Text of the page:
It took quit a while to gather all the supplies necessary to set of on my bike trip, so hopefully I can save you a little time here, but if nothing else, enjoy checking out the rig. It’s pretty fun just to see.
I’m almost a month into the trip, and I can’t believe how much time is already behind me, and not to mention how little distance I have covered. The 200 approximate miles I have covered so far should have taken me three and a half days according to my original estimate of 60 miles per day, But, it hasn’t been lack of stamina holding me back. It’s the large number of wonderful people and places I have come across. In the 25 nights I’ve been away from home, I have only had to road camp once, and I only stayed five nights with people I had known before starting the trip. There’s a beautiful network of people out here who are so full of awareness and care that we were family before I ever met them.
Quick update since my last post – After leaving the off-grid homestead of Craig, my mom came and payed me a visit. I took my mom out of her comfort zone by bringing her tent camping one night in a great little wildlife refuge called Paynes Prarie, where we got to sleep amongst clouds of fireflies, quite a nice experience,
but one night was just about all the natural Florida my mom wanted to deal with, so she took me out of my comfort zone the second night and we stayed in a Motel 6. I appreciated the air conditioning, but it was surely more of a reminder of why I’m doing what I’m doing than anything else 🙂
Next in line was the Homestead of Song Weaver, where I not only met a few great local and traveling earth enthusiasts, but I also had the synchronistic privilege of crossing paths with a fellow traveler who I met months before as she was passing through Orlando.
After leaving Song’s place I passed through downtown Gainesville one more time to get an interview with Chris Cano, who runs a local socially conscious composting business in the downtown area.
Next, was onward and Northward to the house and garden of a friend of a friend, Wendi Bellows, who was not only kind enough to invite me in to stay with her and her wonderful kids,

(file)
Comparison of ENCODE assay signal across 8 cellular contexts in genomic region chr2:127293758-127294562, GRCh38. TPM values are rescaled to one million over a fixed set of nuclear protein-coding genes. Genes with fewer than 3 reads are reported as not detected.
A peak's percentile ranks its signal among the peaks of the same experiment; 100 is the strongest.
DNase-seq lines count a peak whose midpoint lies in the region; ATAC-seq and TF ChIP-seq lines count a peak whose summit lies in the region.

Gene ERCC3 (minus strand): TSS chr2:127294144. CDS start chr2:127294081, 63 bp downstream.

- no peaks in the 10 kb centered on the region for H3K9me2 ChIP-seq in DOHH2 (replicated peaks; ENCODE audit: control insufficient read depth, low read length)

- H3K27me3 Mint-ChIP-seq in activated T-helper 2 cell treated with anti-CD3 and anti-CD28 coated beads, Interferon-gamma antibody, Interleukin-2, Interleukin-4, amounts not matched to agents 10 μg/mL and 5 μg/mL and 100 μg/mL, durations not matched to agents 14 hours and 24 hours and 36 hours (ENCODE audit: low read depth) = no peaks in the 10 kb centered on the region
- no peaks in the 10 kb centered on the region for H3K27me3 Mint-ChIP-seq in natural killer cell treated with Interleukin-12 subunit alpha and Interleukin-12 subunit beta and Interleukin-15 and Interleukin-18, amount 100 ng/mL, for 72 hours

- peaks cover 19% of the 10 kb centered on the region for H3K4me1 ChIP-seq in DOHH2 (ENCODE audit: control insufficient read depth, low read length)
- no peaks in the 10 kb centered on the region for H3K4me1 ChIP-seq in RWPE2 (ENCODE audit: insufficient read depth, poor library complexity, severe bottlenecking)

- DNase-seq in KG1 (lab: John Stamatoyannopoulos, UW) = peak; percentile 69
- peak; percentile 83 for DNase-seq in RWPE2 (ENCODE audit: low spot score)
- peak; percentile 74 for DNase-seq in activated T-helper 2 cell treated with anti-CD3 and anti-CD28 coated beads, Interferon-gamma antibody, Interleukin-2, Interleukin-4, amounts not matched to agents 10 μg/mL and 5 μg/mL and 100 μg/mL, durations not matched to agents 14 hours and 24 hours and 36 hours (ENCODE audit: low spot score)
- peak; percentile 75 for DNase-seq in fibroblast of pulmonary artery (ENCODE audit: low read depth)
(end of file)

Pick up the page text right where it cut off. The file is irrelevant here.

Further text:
but also allowed me to ride with her to the Permaculture convergence in Lake Whales, where I had a three day deeply inspirational experience with a group of 200 people who felt like lost family.
The next leg of the journey continues tomorrow as I head to an off-grid natural homestead and learning center in North Florida.
Figuring out the best combination of electronic devices was certainly the most time consuming and research intensive part of the preparation for my bicycle tour.
For my particular trip, the needs I was faced with consisted of the following:
Keeping up with a blog
Taking pictures and videos
Uploading videos to YouTube
Linking YouTube videos to my blog
Linking blog posts to Facebook
Access to electronic maps and GPS location
Hardware for solar charging
Making phone calls
A few additional things I was being cognizant of were:
Size and weight of devices
Cost and quality
After a few errors and product returns I ended up with the following hardware:
Nexus 7 tablet:
I chose a tablet over a laptop because of cost, size, and weight, and I choose the Nexus 7 over other tablets because of cost and it’s GPS capabilities, which most small sized economical tablets don’t have. $160
Panasonic HA03 handheld digital camcorder:
I choose this camcorder because it was inexpensive, it takes high quality video, 12 megapixel pictures, is waterproof up to 15 ft, has a removable SD card, and it got good reviews. $150
Straight Talk LG440 prepaid phone:
Straight Talk uses either T Mobile or ATT/Sprint service, depending on which phone you get. Make sure not to get a T Mobile phone or you will likely end up with inferior service. I only use my phone for calls and texting, no internet. $30/month
Voltaic 4 KW travel solar panel and 10,000 mAh model V39 battery:
Voltaic has amazing customer service and excellent products.
The next issue was software and figuring out how everything would work together. Here were the problems and their solutions:
P: Transferring videos from camera to tablet.
S: Use an SD card to USB adapter, followed by a female USB to micro USB adapter (which plugs into the tablet), and then download an app called Nexus media importer to transfer videos, pictures, our any other files from USB to the tablet
P: Uploading videos to blog.
S: Upload to YouTube, then retrieve the “embedded” code from YouTube video and paste it in blog post. In order to get the embedded code you must sign into YouTube from the browser instead of the app, then you must choose “request desktop site” from the menu, find the uploaded video, click “share” tab, click “embedded”, and copy/paste link to blog post.
P: Linking Posts to Facebook.
S: For whatever reason I’m not able to get the website image and post title to pop up on Facebook using the Facebook app, so if you want an automatically generated picture, post title, and website address on you Facebook posts then you may need to use the browser rather than tproducts. $160
P: Using electronic maps without internet.
S: I cached (stored) areas of the map I needed using Google Maps. You can Google how to do this.